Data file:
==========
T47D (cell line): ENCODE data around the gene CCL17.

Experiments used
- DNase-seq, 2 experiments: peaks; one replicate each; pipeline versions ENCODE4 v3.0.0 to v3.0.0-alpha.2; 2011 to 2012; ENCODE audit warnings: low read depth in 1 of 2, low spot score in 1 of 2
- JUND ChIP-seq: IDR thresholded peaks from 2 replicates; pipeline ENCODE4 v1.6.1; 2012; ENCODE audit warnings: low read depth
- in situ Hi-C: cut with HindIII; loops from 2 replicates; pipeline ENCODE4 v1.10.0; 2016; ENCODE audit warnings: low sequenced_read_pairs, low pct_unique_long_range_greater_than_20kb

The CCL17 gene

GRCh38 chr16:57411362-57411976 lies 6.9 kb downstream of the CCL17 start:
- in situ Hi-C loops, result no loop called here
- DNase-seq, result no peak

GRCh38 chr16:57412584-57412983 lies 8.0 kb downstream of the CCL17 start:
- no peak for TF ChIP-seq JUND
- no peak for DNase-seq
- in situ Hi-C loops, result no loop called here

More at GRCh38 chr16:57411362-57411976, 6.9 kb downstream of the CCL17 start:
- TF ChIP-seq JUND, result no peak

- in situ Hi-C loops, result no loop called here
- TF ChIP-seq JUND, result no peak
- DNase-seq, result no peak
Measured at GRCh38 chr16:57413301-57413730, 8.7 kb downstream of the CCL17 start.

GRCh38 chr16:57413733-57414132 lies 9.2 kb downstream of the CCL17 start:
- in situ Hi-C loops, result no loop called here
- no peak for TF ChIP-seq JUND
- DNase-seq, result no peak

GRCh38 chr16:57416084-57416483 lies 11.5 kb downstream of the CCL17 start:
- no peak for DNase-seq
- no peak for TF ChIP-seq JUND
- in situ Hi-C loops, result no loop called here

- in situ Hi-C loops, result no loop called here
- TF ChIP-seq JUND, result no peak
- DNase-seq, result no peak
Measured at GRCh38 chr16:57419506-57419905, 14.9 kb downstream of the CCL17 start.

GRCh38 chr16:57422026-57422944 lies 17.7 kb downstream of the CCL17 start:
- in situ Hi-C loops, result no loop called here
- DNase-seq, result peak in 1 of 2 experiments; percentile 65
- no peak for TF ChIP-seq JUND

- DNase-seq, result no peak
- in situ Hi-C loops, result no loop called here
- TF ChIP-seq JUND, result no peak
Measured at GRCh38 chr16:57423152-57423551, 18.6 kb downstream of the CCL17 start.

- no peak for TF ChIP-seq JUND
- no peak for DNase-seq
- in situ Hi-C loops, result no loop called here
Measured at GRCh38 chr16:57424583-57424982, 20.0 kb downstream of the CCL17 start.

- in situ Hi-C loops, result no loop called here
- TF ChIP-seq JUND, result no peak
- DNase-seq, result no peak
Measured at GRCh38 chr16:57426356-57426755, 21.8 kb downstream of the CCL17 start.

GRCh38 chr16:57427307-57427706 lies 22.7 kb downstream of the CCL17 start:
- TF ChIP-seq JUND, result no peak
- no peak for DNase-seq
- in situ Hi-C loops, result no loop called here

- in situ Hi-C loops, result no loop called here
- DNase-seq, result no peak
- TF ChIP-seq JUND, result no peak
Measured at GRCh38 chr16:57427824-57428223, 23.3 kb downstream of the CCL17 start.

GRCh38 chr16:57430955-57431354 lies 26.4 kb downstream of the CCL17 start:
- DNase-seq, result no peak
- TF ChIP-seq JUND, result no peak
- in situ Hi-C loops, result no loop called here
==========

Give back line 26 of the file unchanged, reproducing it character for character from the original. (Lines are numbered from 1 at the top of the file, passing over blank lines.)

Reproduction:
- no peak for TF ChIP-seq JUND